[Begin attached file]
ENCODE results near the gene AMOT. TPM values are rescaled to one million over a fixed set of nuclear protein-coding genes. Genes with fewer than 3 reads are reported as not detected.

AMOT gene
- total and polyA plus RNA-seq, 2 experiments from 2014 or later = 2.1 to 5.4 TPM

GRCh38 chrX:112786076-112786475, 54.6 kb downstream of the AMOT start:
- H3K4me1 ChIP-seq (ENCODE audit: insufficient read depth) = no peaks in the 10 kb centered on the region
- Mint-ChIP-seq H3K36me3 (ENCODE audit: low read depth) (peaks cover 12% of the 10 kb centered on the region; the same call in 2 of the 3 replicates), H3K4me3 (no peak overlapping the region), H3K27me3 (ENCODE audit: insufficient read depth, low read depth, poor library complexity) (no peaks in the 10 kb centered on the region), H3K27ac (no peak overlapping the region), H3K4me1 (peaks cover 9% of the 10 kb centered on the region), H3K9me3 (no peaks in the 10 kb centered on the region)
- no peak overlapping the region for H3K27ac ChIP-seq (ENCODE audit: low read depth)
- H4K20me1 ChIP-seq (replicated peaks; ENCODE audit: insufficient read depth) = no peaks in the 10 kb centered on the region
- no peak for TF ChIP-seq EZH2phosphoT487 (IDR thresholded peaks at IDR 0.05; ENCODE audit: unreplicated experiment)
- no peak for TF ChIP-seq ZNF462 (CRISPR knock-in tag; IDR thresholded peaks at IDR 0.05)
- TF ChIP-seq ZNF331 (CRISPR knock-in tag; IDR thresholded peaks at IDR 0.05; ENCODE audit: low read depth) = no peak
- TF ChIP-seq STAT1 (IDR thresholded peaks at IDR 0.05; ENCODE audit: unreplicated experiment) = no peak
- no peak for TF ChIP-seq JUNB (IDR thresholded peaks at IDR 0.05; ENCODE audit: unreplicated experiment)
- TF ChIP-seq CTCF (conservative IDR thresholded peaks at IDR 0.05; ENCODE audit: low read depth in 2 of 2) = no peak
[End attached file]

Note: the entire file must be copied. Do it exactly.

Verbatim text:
ENCODE results near the gene AMOT. TPM values are rescaled to one million over a fixed set of nuclear protein-coding genes. Genes with fewer than 3 reads are reported as not detected.

AMOT gene
- total and polyA plus RNA-seq, 2 experiments from 2014 or later = 2.1 to 5.4 TPM

GRCh38 chrX:112786076-112786475, 54.6 kb downstream of the AMOT start:
- H3K4me1 ChIP-seq (ENCODE audit: insufficient read depth) = no peaks in the 10 kb centered on the region
- Mint-ChIP-seq H3K36me3 (ENCODE audit: low read depth) (peaks cover 12% of the 10 kb centered on the region; the same call in 2 of the 3 replicates), H3K4me3 (no peak overlapping the region), H3K27me3 (ENCODE audit: insufficient read depth, low read depth, poor library complexity) (no peaks in the 10 kb centered on the region), H3K27ac (no peak overlapping the region), H3K4me1 (peaks cover 9% of the 10 kb centered on the region), H3K9me3 (no peaks in the 10 kb centered on the region)
- no peak overlapping the region for H3K27ac ChIP-seq (ENCODE audit: low read depth)
- H4K20me1 ChIP-seq (replicated peaks; ENCODE audit: insufficient read depth) = no peaks in the 10 kb centered on the region
- no peak for TF ChIP-seq EZH2phosphoT487 (IDR thresholded peaks at IDR 0.05; ENCODE audit: unreplicated experiment)
- no peak for TF ChIP-seq ZNF462 (CRISPR knock-in tag; IDR thresholded peaks at IDR 0.05)
- TF ChIP-seq ZNF331 (CRISPR knock-in tag; IDR thresholded peaks at IDR 0.05; ENCODE audit: low read depth) = no peak
- TF ChIP-seq STAT1 (IDR thresholded peaks at IDR 0.05; ENCODE audit: unreplicated experiment) = no peak
- no peak for TF ChIP-seq JUNB (IDR thresholded peaks at IDR 0.05; ENCODE audit: unreplicated experiment)
- TF ChIP-seq CTCF (conservative IDR thresholded peaks at IDR 0.05; ENCODE audit: low read depth in 2 of 2) = no peak